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A new age for flexible benefits.

THE COST OF HEALTH CARE in the United States has gone from bad to worse with few signs of improvement. The crisis is now cutting into the profit margins of many companies, a fact that has caught the attention of chief executive officers from Maine to California.

According to the Employee Benefit Research Institute, employer spending as a percentage of corporate after-tax profits amounted to 103 percent in 1989. That year also saw private business spend $173.4 billion on health services and supplies, and the cost spiral continues to gather momentum with national health expenditures totaling $662.2 billion or 12.2 percent of the Gross National Product in 1990.

Although corporations are diligently looking for ways to clamp the lid on runaway health care expenses, easy solutions to the problem are usually impossible. The issue extends far beyond the simple act of slashing employee benefits packages. Ironically, because of increasing competition for qualified employees, corporations need attractive benefits packages more than ever as enticements. The real challenge for corporations is to dispel the mindset of diminishing entitlement to benefits and encourage employees to regard such compensation as part of a partnership in controlling health care costs.

To that end, businesses are beginning to pay heed to the radical lifestyle changes that have occurred in the United States over the last 30 years by querying employees about their benefits needs and preferences. Increasingly, many companies throughout the United States have adopted flexible benefits plans or are pausing to take a serious look at them as a way to forge an employer/employee alliance against the health care scourge. Flexible benefits are an approach to benefits management in which the needs and preferences of employees actually shape the configuration of their benefits. individual employees then actively participate in the benefits selection process.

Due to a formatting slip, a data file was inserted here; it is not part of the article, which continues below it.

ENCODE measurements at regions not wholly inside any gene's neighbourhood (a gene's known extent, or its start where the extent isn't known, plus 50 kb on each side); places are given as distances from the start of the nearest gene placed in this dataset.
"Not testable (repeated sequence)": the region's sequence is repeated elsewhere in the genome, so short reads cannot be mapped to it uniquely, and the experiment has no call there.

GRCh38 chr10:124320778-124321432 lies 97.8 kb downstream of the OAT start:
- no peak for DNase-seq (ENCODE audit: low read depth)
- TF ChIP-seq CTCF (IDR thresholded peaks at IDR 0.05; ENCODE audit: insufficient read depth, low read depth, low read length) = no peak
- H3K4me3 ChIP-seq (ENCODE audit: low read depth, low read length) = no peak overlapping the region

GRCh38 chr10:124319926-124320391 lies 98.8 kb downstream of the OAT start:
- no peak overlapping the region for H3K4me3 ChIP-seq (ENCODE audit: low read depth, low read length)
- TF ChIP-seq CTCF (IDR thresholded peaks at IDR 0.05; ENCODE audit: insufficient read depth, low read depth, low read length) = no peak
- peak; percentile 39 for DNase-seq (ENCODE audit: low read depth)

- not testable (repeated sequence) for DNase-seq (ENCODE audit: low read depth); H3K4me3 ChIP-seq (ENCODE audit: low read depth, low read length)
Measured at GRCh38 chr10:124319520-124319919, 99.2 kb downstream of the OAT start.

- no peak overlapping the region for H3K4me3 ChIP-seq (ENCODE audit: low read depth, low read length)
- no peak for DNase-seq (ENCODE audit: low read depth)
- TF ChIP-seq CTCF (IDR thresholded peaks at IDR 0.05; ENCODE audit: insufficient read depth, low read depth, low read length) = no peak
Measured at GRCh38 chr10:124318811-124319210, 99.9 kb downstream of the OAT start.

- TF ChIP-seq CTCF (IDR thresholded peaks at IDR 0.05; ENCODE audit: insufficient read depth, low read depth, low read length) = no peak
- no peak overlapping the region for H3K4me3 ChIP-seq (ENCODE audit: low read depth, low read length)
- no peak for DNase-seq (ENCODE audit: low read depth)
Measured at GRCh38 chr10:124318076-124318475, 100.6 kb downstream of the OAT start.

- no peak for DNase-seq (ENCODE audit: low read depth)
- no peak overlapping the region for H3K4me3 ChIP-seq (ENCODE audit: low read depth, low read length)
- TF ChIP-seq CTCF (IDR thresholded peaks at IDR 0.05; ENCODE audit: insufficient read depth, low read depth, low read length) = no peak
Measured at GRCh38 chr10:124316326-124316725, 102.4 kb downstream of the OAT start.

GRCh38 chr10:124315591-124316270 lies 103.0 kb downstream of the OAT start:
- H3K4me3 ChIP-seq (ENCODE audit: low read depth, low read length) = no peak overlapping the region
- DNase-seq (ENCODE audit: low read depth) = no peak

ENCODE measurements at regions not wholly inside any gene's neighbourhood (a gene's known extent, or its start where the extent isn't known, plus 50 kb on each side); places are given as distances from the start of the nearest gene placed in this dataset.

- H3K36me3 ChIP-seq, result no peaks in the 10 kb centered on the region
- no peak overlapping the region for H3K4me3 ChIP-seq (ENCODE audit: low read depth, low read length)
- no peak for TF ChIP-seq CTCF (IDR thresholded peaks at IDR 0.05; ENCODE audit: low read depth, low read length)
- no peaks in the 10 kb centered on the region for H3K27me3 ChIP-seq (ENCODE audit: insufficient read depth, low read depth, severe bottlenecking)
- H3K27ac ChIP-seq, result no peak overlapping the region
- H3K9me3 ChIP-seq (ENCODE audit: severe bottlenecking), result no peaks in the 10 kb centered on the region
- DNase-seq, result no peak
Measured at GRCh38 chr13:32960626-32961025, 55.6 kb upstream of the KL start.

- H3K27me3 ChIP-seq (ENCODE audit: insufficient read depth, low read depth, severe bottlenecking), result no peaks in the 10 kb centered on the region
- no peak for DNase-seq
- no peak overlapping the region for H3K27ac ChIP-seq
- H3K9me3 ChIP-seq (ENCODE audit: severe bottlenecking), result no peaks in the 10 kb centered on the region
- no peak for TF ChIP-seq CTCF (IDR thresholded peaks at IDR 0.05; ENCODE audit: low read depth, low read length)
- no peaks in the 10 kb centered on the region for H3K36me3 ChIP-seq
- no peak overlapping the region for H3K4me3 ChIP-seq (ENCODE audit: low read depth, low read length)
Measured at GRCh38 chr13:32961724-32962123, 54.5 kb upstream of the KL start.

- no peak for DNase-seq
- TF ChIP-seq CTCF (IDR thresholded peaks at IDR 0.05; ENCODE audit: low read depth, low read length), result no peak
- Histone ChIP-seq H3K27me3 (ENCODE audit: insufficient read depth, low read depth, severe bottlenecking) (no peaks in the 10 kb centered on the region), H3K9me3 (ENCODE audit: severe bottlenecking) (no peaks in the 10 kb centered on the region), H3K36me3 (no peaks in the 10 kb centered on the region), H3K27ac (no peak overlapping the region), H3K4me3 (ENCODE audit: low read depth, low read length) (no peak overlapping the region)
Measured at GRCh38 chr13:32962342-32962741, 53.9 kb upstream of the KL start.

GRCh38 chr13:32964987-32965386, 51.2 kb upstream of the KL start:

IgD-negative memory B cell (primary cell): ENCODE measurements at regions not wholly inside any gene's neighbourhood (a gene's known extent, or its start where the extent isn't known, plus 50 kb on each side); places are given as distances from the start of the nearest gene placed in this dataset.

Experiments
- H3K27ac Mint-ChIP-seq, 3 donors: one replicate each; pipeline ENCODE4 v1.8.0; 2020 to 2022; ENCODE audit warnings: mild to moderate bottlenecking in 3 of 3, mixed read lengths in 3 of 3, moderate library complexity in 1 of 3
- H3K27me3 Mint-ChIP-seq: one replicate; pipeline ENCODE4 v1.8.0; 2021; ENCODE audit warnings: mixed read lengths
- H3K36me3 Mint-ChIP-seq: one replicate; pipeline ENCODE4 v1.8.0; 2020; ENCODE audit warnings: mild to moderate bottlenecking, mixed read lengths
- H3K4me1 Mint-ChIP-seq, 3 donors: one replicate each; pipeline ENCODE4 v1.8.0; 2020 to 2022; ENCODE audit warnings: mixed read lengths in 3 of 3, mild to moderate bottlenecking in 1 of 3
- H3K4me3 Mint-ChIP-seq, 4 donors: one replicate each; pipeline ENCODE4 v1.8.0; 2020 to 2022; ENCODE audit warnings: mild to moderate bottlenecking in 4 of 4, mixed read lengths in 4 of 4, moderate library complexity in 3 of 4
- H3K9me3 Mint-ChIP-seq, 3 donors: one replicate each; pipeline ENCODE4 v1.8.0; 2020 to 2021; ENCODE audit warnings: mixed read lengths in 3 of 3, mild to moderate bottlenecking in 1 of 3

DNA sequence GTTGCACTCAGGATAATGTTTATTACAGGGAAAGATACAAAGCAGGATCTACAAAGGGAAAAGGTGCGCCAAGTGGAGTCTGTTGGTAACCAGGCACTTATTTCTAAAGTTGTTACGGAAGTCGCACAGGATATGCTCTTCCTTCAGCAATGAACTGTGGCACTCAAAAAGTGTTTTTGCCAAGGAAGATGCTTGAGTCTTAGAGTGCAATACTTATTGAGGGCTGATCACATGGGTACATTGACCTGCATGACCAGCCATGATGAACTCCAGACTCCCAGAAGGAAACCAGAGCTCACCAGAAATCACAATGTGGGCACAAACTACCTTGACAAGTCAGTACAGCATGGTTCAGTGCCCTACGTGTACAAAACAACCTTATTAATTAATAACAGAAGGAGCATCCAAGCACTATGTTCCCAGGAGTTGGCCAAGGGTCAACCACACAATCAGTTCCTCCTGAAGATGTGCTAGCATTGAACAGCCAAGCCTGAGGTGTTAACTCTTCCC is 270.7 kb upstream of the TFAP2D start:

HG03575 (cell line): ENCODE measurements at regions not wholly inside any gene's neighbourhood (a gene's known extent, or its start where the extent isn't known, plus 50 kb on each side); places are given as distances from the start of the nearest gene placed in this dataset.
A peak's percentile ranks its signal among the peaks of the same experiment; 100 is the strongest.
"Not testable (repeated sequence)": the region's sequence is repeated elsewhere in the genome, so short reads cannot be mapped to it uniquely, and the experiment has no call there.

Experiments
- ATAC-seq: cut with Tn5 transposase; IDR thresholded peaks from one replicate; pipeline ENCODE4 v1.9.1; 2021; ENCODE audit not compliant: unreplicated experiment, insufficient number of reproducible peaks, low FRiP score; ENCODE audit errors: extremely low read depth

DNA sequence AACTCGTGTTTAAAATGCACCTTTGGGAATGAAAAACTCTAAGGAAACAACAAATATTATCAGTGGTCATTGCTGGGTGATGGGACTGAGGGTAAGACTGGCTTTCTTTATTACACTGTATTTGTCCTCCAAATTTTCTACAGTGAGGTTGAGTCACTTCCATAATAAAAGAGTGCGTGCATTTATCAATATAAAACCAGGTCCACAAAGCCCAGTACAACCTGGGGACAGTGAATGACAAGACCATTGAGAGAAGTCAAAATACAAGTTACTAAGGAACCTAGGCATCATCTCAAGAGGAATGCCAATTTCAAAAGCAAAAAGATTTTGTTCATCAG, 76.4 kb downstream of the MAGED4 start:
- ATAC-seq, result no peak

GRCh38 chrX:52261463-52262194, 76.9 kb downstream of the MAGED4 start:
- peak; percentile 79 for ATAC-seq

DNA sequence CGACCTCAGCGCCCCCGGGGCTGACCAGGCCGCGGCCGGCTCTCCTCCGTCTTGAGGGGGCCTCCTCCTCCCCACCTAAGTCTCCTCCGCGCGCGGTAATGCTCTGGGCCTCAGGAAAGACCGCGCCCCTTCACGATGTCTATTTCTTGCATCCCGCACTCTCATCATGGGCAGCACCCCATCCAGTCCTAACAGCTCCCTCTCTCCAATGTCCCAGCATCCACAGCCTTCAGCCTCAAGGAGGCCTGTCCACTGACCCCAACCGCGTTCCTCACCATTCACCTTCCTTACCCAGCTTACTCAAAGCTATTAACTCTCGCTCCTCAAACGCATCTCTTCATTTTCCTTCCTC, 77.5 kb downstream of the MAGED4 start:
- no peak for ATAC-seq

Among the 30 large corporations that Duggan Consulting Associates surveyed, 25 have adopted flexible benefits plans, with half of these plans installed within the last two years. In addition, it is estimated that flexible benefits plans are already operable in as many as 6 percent to 8 percent of larger U.S. corporations. According to survey respondents, the shift to flexible benefits is irreversible. They see flexible benefits as a turning point in the configuration and delivery of employee benefits, and the believe such plans will "see down" to medium- and small-size companies becoming the dominant packaging format for benefits in these companies over the next decade.

In initiating a flexible benefits program, management determines the scope of an affordable mix of benefits. A program is then created that understands employee demographics and is sensitive to their needs. From this "menu" (usually with certain limitations), employees choose benefits and personalize their benefit programs.

In a flexible program, the benefit choice spectrum may be limited or broad. For instance, hi-lo insurance options and premium conversion plans typically have limited flexibility, whereas flexible spending accounts have a medium degree of flexibility. Full cafeteria plans are very flexible. Some companies adapt and/or combine these elements to create a unique approach for their own environment.

The concept of employees choosing their own benefits is not totally alien. For example, over the years, employees have been buying supplemental insurance for medical, disability and life coverage. The difference in a flexible benefits program is that benefit elections are permitted for coverage-sometimes basic coverage-paid for by the employer.

The Evolution of Flexible Benefits

AS THE COST OF BENEFITS approaches 40 percent of payroll in some companies, the term "fringe benefits" is becoming an employment anachronism. Today, benefits are rightly recognized as a key component of overall compensation and have become fully institutionalized.